How Can You Get a Cell Tower on Your Church Property?

Make sure that you are at least a mile from the nearest tower. Your church should not be in a flood plain or listed on a historical registry, have any environmental issues or have any endangered species nesting in your steeple.

Churches have several options for getting the cellular carriers to consider their sites for wireless development. They can: ...

•Wait for a wireless carrier or one of their real-estate site acquisition consultants to approach them. It’s essential to respond within 24 hours or the site acquisition consultant will go to the next location.

Market their sites on their own by submitting information online, directly to the carriers. Unfortunately, this is probably the least-effective method for getting your site selected, but as long as you have a good location and a mustard seed of faith....

Contact a tower construction company who then builds a tower at their expense and markets the site to the carriers. They keep 50 percent to 70 percent of all rental income if you are lucky enough to get a site built.

Use a wireless management company to tap into their industry contacts and attempt to bring a carrier to your site at the carrier’s expense.

Regardless of how you promote your church site, you should assign one point of contact (who is easy to reach) to deal with the carriers. Cell towers will need 600 to 2,000 square feet of ground space, and church steeple cell sites will require up to 1,200 square feet of ground space to locate equipment cabinets. Your facilities deacon or church office secretary should have copies on hand of documents such as site plans, easements, deeds and surveys. I suggest preparing a one-page flier containing a site photograph, church address, property information (block, lot, what zone it’s in), attached copy of a tax map with your church property highlighted, property elevation, steeple or bell tower height, and latitude/longitude.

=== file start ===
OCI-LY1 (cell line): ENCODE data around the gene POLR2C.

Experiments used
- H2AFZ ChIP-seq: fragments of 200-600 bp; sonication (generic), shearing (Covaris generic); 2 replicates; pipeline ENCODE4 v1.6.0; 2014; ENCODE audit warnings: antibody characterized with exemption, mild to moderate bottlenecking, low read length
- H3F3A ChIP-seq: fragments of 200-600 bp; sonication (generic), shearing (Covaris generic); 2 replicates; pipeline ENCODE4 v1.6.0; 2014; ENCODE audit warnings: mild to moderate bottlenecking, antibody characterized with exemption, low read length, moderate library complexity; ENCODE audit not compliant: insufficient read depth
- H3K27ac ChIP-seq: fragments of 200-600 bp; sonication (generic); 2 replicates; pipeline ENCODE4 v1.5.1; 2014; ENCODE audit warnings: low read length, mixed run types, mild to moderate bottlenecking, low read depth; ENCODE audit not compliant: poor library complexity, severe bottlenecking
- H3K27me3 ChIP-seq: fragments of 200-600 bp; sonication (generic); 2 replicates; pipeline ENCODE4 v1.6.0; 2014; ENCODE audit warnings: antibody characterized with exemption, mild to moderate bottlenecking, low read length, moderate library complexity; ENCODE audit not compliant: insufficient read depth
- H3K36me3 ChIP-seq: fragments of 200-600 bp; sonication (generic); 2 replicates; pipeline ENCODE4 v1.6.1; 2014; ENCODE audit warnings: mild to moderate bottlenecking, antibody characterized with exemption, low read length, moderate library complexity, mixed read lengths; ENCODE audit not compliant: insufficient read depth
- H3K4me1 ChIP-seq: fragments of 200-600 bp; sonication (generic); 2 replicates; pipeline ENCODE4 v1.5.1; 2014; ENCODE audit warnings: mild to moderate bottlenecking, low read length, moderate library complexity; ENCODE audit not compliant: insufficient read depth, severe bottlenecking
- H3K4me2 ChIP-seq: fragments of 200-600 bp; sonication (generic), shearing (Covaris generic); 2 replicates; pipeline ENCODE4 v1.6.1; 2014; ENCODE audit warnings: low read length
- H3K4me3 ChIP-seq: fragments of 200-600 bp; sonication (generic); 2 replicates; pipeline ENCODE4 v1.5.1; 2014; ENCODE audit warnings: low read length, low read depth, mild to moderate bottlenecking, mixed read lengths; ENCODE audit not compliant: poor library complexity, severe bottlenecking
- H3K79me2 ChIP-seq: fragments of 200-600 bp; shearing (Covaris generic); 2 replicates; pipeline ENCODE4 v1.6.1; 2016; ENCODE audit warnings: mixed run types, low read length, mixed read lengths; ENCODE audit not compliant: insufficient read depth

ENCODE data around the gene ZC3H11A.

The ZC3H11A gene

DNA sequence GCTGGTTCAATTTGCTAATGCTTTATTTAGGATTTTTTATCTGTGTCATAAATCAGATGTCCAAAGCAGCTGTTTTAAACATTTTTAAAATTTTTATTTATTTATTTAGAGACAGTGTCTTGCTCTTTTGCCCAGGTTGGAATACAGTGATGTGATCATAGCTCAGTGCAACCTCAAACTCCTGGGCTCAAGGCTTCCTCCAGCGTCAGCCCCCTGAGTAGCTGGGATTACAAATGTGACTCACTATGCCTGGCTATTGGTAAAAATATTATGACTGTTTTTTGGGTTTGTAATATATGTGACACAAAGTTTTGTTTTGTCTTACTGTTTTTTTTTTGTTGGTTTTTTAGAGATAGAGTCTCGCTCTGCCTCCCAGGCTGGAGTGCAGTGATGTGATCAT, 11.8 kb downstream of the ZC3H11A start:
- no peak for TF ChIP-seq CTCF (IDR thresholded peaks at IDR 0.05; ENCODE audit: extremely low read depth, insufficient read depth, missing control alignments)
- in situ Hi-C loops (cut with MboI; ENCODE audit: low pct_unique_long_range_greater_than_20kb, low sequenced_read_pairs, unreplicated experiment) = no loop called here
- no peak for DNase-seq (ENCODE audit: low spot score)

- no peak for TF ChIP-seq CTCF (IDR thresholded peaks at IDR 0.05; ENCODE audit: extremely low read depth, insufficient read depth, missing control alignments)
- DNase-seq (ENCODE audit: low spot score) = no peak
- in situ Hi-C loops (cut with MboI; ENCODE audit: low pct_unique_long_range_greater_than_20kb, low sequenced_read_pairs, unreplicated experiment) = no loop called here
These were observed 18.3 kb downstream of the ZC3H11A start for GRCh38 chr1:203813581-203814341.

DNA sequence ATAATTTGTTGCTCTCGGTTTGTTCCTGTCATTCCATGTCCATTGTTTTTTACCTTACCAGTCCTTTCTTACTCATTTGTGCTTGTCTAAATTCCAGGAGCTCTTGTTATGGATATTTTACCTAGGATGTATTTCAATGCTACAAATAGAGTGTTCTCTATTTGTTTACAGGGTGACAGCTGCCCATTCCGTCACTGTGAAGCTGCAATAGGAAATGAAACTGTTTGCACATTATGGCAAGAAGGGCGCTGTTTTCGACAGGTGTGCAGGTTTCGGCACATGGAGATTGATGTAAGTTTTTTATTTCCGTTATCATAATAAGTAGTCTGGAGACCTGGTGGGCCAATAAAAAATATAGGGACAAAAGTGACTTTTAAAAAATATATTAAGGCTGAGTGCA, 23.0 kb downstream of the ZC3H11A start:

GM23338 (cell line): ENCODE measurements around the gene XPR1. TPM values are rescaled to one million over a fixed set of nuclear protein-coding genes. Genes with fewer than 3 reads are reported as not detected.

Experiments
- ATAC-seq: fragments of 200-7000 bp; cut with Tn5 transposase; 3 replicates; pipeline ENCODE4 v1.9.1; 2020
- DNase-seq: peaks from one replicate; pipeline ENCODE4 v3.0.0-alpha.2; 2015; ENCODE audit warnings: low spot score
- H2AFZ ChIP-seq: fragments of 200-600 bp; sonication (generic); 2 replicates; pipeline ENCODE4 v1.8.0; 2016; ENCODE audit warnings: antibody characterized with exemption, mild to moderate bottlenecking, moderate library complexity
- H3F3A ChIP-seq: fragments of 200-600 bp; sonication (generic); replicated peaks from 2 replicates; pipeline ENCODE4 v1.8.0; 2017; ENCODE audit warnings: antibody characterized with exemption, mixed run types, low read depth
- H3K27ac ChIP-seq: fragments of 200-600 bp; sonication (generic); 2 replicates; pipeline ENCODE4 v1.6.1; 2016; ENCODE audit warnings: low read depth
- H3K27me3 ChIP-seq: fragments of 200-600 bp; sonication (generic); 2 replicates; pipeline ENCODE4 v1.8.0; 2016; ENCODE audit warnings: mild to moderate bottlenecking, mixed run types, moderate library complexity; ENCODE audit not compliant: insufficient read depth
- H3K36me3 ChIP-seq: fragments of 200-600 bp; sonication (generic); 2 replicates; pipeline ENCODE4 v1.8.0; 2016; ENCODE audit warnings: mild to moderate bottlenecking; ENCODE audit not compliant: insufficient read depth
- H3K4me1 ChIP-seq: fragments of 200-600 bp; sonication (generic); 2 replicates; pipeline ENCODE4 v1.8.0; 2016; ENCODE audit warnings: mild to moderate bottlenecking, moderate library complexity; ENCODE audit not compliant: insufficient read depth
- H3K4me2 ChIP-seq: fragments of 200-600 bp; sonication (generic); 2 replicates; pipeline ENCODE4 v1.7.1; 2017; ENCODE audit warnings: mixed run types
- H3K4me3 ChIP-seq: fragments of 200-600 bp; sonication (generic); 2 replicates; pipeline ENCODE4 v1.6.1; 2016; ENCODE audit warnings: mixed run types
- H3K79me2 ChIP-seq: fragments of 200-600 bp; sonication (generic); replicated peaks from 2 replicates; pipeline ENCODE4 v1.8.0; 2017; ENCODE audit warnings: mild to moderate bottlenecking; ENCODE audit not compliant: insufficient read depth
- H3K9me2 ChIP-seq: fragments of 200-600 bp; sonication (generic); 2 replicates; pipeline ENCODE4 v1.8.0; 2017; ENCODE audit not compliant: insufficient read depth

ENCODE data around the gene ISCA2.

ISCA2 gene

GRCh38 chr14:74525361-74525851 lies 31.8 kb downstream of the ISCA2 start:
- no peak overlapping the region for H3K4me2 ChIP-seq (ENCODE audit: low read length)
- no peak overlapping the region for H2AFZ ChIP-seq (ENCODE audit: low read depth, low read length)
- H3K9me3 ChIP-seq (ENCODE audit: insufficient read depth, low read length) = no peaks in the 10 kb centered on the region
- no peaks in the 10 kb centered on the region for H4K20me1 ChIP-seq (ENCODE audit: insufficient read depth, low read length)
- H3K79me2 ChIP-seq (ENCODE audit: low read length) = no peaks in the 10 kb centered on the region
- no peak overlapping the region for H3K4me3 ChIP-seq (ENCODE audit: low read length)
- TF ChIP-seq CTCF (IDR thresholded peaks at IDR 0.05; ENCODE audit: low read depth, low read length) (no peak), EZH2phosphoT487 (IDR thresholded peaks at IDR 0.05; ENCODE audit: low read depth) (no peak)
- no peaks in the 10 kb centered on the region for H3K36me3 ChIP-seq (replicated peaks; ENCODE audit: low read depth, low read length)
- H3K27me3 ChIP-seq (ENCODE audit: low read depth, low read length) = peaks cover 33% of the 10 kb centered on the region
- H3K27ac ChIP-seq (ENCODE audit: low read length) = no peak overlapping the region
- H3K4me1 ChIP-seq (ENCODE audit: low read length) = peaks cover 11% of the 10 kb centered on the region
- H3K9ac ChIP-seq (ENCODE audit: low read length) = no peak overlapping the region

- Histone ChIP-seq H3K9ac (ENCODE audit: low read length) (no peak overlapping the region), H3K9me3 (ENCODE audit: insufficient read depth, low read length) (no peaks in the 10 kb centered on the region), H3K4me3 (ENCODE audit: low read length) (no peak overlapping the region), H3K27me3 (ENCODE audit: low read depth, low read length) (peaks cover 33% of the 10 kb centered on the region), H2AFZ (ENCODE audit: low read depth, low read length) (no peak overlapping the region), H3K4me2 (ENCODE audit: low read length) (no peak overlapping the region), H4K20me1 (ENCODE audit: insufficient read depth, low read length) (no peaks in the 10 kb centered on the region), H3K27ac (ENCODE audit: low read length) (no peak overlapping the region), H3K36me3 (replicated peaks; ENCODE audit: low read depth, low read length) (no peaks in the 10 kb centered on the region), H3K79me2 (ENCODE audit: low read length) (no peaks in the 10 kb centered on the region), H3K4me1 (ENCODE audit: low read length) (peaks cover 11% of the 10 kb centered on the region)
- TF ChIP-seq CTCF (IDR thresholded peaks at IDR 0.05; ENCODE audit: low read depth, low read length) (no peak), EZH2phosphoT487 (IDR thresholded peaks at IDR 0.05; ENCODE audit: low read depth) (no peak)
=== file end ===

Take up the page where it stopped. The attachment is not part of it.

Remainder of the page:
As much as possible, avoid contacting your municipality to get their opinion about a proposed cellular site at your church. Let the cellular carriers approach the town on all matters pertaining to cell tower development.

These tips are just a starting point in helping churches make sure they protect themselves as they consider entering into a legally binding agreement that will easily fall to the next generation. Remember, if it were easy to get a cell phone tower built at your church, every congregation would have one.

Steven Kazella is the president of New Jersey-based AirWave Telecom Property Management (cell-phone-towers.com), a telecommunications consulting firm which partners with property owners and building owners to develop cell towers and rooftop antenna sites with wireless carriers. Kazella’s partners have nearly 50 years’ combined wireless lease negotiation and cell site development experience.

Courtesy Church Solutions magazine. Used by permission.

See also Spires for Hire, about building cell phone towers inside a church steeple.

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David McLain | The Choir Guy! | CCI SOLUTIONS